Why Catechism? To this end, catechism does not guarantee salvation, but it does prepare the mind of the child to embrace the redemptive narrative and worldview of the faith as the Spirit awakens the heart to genuine belief through the proclamation of the Gospel. Catechism, then, formulates logs of doctrine which functions as fuel when the spark of regeneration occurs. Again, it shapes the mind and prepares the heart for Gospel reception. The “one who is taught,” which is interpreted from the Greek word katechoumenos, is the one who is catechized (Gal. 6:6). This further affirms the koinoneo, or fellowship, the church has in the Gospel (cf. 1 Jn. 1:2-3, 6-7). Catechism, then, is discipling the church in knowing the faith which is conveyed through the Scriptures (cf. 1 Cor. 15:3-8).
Passing on the Faith:
Accordingly, the Apostle Paul pleas with the church of Colossae to “[let] the Word of Christ dwell in you richly” (Col. 3:16a). Jointly, the same charge is mediated to the contemporary church. Calvin rightly asserts, then, that “the Church of God will never be preserved without catechesis.” We would do well, thereupon, to use the vehicle of catechism to inculcate in the lives of our families as well as our church community the knowledge and laws of God. The Lord Himself unmistakably conveys these concepts when He says, “Whoever has my commandments and keeps them, he it is who loves me. And he who loves me will be loved by my Father, and I will love him and manifest myself to him” (Jn. 14:21). With the indwelling Spirit empowering us for holy living, the church is equipped to achieve what she could not if left to her own devices (cf. Eph. 1:13-14; 1 Jn. 3:24; 4:13; 5:7-8). Thus, the saints can pursue these truths with confidence knowing that when we toil in these endeavors we toil by the might and power of His strength (cf. Col. 1:29; Heb. 12:1-3). Catechism, therefore, becomes the vehicle to learning the truths of Scripture for the glory of God and the good of the church. Soli Deo Gloria!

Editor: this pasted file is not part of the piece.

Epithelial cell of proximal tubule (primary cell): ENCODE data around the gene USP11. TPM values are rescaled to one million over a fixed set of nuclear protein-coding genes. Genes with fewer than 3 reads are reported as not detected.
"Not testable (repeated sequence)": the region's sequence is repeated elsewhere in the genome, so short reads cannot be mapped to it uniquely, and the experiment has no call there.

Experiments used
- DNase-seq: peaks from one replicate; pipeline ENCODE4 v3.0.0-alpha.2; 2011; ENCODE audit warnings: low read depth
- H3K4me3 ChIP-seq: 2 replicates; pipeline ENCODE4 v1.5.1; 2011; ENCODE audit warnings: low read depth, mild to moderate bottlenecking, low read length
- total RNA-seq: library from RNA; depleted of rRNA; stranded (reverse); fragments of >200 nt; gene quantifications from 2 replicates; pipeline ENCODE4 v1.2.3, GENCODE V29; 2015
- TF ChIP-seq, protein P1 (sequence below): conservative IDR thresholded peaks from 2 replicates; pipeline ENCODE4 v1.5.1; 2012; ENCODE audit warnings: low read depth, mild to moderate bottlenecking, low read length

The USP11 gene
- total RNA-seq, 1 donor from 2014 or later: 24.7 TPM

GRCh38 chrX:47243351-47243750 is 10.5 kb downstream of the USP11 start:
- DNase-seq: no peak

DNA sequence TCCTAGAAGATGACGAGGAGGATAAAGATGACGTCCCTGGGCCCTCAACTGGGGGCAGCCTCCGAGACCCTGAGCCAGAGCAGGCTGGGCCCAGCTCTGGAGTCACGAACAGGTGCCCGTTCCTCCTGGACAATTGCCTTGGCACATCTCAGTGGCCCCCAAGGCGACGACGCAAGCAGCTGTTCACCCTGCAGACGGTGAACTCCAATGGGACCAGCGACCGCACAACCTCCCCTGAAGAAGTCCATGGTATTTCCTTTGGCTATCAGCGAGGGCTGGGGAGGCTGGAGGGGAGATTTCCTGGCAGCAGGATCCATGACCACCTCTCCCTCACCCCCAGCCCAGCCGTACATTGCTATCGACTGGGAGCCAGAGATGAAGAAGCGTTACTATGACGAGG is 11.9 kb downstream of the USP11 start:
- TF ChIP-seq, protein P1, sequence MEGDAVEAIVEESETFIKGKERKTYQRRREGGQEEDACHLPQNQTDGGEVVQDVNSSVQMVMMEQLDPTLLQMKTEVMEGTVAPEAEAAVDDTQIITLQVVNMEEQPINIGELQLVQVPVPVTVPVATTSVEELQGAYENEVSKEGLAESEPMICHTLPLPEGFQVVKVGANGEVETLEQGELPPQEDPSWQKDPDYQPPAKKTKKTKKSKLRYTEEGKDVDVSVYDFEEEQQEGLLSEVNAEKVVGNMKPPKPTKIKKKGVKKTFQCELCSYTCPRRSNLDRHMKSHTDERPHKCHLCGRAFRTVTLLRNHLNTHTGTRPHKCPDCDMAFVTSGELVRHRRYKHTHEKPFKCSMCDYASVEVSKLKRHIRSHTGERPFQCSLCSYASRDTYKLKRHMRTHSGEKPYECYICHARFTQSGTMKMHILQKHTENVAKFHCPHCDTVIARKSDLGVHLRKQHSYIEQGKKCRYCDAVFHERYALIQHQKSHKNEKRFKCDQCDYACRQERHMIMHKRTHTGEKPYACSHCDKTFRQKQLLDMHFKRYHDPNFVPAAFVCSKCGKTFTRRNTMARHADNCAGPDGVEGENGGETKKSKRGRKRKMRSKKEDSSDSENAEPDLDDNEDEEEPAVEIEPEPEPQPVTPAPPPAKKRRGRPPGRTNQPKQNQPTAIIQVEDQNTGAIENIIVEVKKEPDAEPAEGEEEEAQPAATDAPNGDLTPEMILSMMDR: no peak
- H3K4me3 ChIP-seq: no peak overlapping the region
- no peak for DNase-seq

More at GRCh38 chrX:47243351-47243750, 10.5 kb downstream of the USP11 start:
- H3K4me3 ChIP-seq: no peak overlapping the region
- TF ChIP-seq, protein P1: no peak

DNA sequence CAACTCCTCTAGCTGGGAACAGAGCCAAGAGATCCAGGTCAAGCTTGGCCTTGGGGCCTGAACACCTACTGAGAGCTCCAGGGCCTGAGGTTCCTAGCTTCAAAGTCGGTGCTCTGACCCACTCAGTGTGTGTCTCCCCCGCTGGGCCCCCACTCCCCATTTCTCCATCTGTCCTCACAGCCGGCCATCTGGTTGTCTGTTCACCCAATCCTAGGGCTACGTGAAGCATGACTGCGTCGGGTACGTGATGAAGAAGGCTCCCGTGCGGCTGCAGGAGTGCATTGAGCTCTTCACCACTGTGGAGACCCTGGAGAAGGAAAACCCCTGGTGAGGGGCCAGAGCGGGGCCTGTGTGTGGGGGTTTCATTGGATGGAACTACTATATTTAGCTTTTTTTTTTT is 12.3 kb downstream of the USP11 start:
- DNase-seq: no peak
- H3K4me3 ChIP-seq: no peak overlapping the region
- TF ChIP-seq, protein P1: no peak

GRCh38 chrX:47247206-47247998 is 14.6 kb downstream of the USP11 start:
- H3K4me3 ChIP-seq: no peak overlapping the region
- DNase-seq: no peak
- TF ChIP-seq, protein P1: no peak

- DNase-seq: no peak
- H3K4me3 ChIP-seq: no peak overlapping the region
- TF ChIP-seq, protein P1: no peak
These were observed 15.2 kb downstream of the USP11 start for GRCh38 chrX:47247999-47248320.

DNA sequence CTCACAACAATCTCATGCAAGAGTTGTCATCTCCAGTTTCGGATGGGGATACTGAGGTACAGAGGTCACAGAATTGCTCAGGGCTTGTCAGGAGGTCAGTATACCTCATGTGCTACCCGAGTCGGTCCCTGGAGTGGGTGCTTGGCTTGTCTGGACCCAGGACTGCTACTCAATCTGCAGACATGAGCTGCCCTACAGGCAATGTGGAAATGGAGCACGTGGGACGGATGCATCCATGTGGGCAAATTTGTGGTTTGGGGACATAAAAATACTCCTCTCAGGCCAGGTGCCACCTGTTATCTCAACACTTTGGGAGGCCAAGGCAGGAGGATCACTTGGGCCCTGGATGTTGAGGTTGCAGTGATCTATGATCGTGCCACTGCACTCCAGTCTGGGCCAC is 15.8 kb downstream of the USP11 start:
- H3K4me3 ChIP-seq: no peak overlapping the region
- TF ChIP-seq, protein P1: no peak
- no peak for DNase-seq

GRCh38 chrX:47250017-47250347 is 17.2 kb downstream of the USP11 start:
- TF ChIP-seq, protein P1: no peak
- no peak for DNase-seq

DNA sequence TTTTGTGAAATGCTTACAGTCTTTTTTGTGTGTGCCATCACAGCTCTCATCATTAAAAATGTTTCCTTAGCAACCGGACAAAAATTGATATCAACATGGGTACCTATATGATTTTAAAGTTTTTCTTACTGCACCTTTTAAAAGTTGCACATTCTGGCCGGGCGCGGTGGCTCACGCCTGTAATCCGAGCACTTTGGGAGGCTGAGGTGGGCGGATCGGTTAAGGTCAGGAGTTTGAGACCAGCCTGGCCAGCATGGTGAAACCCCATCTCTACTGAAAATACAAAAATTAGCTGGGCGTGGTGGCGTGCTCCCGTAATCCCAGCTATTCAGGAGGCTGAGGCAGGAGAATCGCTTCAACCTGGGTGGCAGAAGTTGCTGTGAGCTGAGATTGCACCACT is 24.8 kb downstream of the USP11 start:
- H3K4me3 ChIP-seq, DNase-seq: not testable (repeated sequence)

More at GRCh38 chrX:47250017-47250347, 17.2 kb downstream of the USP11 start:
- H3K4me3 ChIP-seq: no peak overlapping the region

Craig A. Carter, The Faith Once Delivered: An Introduction to the Basics of the Christian Faith (Kitchener, ON: Joshua Press Inc., 2018), 7.  Donald Fairbairn and Ryan M. Reeves, The Story of Creeds and Confessions: Tracing the Development of the Christian Faith (Grand Rapids, MI: Baker Academic, 2019), 5.  Joel R. Beeke and Paul M. Smalley, Reformed Systematic Theology: Revelation and God, vol. 1 (Wheaton, IL: Crossway, 2019), 343-344.  Timothy Keller, “Introduction,” The New City Catechism: Devotional, ed. Collin Hansen (Wheaton, IL: Crossway, 2017), 12.  As quoted in J.I. Packer and Gary A. Parrett, Grounded in the Gospel: Building Believers the Old-Fashioned Way (Grand Rapids, MI: Baker Books, 2010), 51.
McYoung Y. Yang (MDiv, The Southern Baptist Theological Seminary; ThM, Midwestern Baptist Theological Seminary)
He is the husband to Debbie Yang and the father to McCayden (11), McCoy (10), McColsen (8), and DeYoung (4). He is one of the Teaching Pastors at Covenant City Church which is a churchplant in St. Paul, MN. McYoung is continuing his doctoral studies at Midwestern Baptist Theological Seminary in Kansas City, MO where he hopes to obtain his PhD in Systematic Theology. His ambition is to use his training as a means to serve the local church in living life through the Gospel lens. McYoung enjoys reading/writing, sports, and playing with his children.